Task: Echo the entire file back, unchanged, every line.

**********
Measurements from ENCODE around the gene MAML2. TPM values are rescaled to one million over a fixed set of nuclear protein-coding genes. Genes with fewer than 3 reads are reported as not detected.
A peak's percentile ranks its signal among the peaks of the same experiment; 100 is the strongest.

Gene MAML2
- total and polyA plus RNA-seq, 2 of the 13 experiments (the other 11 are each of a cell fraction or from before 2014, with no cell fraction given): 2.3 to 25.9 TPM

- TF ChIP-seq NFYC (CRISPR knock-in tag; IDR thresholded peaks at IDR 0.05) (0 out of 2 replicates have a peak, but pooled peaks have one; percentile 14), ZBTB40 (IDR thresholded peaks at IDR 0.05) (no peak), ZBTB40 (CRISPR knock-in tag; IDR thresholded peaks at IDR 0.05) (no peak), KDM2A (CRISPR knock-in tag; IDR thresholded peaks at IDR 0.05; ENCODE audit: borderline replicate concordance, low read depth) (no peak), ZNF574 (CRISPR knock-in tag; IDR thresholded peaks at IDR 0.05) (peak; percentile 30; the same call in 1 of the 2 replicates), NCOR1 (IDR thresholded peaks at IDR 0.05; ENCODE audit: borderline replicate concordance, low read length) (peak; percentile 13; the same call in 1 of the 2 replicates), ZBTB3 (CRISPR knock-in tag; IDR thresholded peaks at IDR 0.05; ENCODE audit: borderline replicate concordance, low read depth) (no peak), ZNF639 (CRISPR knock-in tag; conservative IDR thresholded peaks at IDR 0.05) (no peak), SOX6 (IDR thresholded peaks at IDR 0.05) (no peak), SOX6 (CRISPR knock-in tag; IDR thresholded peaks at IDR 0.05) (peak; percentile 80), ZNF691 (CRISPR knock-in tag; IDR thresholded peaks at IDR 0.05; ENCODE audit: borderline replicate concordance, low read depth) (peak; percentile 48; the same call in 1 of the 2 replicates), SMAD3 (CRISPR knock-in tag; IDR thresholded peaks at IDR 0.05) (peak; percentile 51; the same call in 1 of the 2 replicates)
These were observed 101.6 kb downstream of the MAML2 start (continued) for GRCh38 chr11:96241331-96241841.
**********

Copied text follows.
Measurements from ENCODE around the gene MAML2. TPM values are rescaled to one million over a fixed set of nuclear protein-coding genes. Genes with fewer than 3 reads are reported as not detected.
A peak's percentile ranks its signal among the peaks of the same experiment; 100 is the strongest.

Gene MAML2
- total and polyA plus RNA-seq, 2 of the 13 experiments (the other 11 are each of a cell fraction or from before 2014, with no cell fraction given): 2.3 to 25.9 TPM

- TF ChIP-seq NFYC (CRISPR knock-in tag; IDR thresholded peaks at IDR 0.05) (0 out of 2 replicates have a peak, but pooled peaks have one; percentile 14), ZBTB40 (IDR thresholded peaks at IDR 0.05) (no peak), ZBTB40 (CRISPR knock-in tag; IDR thresholded peaks at IDR 0.05) (no peak), KDM2A (CRISPR knock-in tag; IDR thresholded peaks at IDR 0.05; ENCODE audit: borderline replicate concordance, low read depth) (no peak), ZNF574 (CRISPR knock-in tag; IDR thresholded peaks at IDR 0.05) (peak; percentile 30; the same call in 1 of the 2 replicates), NCOR1 (IDR thresholded peaks at IDR 0.05; ENCODE audit: borderline replicate concordance, low read length) (peak; percentile 13; the same call in 1 of the 2 replicates), ZBTB3 (CRISPR knock-in tag; IDR thresholded peaks at IDR 0.05; ENCODE audit: borderline replicate concordance, low read depth) (no peak), ZNF639 (CRISPR knock-in tag; conservative IDR thresholded peaks at IDR 0.05) (no peak), SOX6 (IDR thresholded peaks at IDR 0.05) (no peak), SOX6 (CRISPR knock-in tag; IDR thresholded peaks at IDR 0.05) (peak; percentile 80), ZNF691 (CRISPR knock-in tag; IDR thresholded peaks at IDR 0.05; ENCODE audit: borderline replicate concordance, low read depth) (peak; percentile 48; the same call in 1 of the 2 replicates), SMAD3 (CRISPR knock-in tag; IDR thresholded peaks at IDR 0.05) (peak; percentile 51; the same call in 1 of the 2 replicates)
These were observed 101.6 kb downstream of the MAML2 start (continued) for GRCh38 chr11:96241331-96241841.